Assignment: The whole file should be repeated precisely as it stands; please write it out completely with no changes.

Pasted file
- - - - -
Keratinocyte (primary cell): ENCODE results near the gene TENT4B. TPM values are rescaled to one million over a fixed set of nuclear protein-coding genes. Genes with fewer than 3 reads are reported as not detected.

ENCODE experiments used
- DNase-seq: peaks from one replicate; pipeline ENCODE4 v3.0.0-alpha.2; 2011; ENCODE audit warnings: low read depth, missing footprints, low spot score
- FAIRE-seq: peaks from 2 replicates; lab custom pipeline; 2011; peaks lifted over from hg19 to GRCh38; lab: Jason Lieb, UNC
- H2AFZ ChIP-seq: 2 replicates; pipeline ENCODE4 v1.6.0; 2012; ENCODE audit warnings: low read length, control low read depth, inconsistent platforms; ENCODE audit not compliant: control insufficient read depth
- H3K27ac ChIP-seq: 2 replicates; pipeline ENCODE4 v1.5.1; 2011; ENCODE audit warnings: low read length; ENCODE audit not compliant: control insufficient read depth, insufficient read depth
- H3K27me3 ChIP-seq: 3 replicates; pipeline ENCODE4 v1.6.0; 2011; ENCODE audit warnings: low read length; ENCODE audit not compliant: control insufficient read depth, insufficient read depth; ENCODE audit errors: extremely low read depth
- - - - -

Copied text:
Keratinocyte (primary cell): ENCODE results near the gene TENT4B. TPM values are rescaled to one million over a fixed set of nuclear protein-coding genes. Genes with fewer than 3 reads are reported as not detected.

ENCODE experiments used
- DNase-seq: peaks from one replicate; pipeline ENCODE4 v3.0.0-alpha.2; 2011; ENCODE audit warnings: low read depth, missing footprints, low spot score
- FAIRE-seq: peaks from 2 replicates; lab custom pipeline; 2011; peaks lifted over from hg19 to GRCh38; lab: Jason Lieb, UNC
- H2AFZ ChIP-seq: 2 replicates; pipeline ENCODE4 v1.6.0; 2012; ENCODE audit warnings: low read length, control low read depth, inconsistent platforms; ENCODE audit not compliant: control insufficient read depth
- H3K27ac ChIP-seq: 2 replicates; pipeline ENCODE4 v1.5.1; 2011; ENCODE audit warnings: low read length; ENCODE audit not compliant: control insufficient read depth, insufficient read depth
- H3K27me3 ChIP-seq: 3 replicates; pipeline ENCODE4 v1.6.0; 2011; ENCODE audit warnings: low read length; ENCODE audit not compliant: control insufficient read depth, insufficient read depth; ENCODE audit errors: extremely low read depth